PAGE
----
As the book turned to the Obamas’ final years at the White House, I looked forward to Michelle’s insights on one of the biggest running stories of her husband’s second term — that of the high-profile killings of African-American men, women and boys at the hands of the police, often caught on video, and which ignited the Black Lives Matter movement. But it became clear that, while she makes mention of these things, she has chosen to focus on events that touched her personally, such as the 2013 shooting of Hadiya Pendleton, a 15-year-old high school student from Michelle’s hometown.
Throughout their time in the White House, she writes, as the opposition party seemed “devoted to Barack’s failure above all else,” she often felt crushed and infuriated: “I felt emotions that perhaps Barack couldn’t afford to feel.” Then, in June 2015, after a white supremacist killed nine black parishioners at a historic church in Charleston, she watched her husband lead mourners in a poignant rendition of “Amazing Grace.” Voices swelling around her in response to yet another tragedy, she thought about the paradox of their ascension: “For more than six years now, Barack and I had lived with the awareness that we ourselves were a provocation.”
It was during the presidential campaign of 2016 that she famously said, “When they go low, we go high.” But for the first time in years, neither she nor her husband had a role to play on election night: “The moment ahead wasn’t ours. It was merely ours to witness.” The numbers rolling in were looking “kind of strange,” her husband told her. She turned in early, not ready to face what that meant. That January, sitting on the inaugural stage at the swearing-in of her husband’s successor, she looked out into the crowd whose composition was so different from those who had gathered for her husband. She looked at the incoming president and registered the chasm in ideals. “I stopped even trying to smile,” she writes. Afterward, the helicopter that would take them from the White House lifted off, and the toll of living so long in fear of any misstep finally hit her.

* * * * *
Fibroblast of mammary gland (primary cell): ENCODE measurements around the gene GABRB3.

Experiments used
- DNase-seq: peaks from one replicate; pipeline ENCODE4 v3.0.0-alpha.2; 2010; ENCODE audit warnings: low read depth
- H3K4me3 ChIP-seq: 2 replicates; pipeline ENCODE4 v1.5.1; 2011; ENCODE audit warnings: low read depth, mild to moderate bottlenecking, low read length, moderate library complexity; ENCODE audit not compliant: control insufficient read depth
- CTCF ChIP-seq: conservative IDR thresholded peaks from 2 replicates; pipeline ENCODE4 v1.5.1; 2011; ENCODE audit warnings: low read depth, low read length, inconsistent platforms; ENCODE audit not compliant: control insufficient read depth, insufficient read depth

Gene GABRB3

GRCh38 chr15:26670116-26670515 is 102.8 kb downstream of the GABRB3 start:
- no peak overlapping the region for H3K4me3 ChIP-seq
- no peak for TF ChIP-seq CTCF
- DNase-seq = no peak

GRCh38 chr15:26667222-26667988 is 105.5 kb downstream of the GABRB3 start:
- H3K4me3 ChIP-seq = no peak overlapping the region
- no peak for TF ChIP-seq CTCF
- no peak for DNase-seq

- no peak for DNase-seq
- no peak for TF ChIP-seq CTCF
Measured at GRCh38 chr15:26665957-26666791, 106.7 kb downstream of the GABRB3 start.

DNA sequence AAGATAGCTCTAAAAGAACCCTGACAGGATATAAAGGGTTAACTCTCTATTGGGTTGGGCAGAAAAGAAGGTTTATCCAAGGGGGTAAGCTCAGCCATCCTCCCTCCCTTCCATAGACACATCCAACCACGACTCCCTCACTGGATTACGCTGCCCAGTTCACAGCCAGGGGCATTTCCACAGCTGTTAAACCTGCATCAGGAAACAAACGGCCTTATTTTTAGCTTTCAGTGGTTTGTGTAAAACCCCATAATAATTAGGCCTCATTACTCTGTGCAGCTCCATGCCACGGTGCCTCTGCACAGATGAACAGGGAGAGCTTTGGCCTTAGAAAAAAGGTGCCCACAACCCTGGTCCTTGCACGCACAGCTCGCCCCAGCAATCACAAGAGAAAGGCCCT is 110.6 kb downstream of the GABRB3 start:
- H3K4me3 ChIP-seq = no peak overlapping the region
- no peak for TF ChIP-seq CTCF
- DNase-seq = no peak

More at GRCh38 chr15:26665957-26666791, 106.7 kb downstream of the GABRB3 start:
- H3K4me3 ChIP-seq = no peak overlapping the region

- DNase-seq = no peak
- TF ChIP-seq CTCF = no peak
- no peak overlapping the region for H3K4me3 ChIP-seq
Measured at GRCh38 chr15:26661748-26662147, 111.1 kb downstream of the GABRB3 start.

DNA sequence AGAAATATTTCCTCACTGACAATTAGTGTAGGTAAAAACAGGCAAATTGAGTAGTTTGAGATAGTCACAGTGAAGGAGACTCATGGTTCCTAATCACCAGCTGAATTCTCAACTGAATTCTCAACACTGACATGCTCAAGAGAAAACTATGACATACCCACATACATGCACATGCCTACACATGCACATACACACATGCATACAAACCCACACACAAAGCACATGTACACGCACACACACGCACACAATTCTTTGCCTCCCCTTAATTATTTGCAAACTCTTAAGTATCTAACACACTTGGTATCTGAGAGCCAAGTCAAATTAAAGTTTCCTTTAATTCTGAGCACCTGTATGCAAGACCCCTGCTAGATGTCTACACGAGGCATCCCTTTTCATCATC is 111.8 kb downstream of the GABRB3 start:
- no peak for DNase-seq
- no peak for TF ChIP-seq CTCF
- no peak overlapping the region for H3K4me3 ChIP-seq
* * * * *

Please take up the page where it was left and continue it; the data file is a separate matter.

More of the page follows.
“When I got on the plane, I think I sobbed for 30 minutes,” she said in a recent interview with Oprah Winfrey. “I think it was just the release of eight years of trying to do everything perfectly. I said to Barack, ‘That was so hard, what we just did, that was so hard.’” There can be few African-Americans, or other marginalized people, who would not nod in recognition at some aspect of her story, including her response to the extreme scrutiny she has faced. But just as important, her family’s devotion and work ethic, the steadfastness and sacrifice, are evidence of how much we all have in common if we could but see it. To this day, when people speak to her mother, Marian Robinson, about the success of her children, coming out of the South Side of Chicago as they did, she is quick to correct them. “They’re not special at all,” Robinson says. “The South Side is filled with kids like that.” And, one might add, so is America.